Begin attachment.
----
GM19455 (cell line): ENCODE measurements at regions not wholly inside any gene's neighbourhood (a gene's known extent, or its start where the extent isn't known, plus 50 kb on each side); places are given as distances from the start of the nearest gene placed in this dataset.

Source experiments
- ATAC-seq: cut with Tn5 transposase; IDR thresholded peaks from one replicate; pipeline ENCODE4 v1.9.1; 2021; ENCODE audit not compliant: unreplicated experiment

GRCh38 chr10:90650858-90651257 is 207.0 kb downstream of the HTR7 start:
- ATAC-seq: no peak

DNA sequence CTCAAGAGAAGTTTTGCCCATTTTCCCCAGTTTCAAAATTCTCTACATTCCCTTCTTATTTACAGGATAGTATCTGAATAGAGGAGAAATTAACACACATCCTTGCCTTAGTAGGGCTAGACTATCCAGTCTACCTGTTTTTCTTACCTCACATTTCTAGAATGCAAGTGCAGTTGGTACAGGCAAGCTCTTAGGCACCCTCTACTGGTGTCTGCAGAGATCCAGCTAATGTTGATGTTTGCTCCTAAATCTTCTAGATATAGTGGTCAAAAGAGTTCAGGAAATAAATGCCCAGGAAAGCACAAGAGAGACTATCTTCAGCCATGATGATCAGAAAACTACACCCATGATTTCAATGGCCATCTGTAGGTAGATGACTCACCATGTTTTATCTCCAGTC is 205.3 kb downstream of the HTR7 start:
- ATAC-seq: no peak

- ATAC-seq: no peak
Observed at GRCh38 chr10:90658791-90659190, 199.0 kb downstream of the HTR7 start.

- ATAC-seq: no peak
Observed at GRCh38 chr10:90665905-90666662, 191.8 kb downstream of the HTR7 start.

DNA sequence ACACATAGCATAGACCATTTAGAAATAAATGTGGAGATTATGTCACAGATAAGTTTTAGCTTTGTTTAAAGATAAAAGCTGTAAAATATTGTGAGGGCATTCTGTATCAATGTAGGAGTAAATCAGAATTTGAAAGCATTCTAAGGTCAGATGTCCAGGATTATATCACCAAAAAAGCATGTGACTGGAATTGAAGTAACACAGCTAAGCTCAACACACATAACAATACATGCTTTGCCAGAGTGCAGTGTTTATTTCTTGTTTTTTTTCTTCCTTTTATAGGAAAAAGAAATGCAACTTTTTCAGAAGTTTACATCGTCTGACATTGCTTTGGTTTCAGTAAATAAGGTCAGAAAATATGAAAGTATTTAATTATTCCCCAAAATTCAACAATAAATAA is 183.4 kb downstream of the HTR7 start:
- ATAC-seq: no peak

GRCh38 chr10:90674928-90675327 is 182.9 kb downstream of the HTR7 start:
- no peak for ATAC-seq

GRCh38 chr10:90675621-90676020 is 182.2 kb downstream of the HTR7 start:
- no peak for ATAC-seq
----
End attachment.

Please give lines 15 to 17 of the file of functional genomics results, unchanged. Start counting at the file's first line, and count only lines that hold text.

- no peak for ATAC-seq

GRCh38 chr10:90675621-90676020 is 182.2 kb downstream of the HTR7 start:
- no peak for ATAC-seq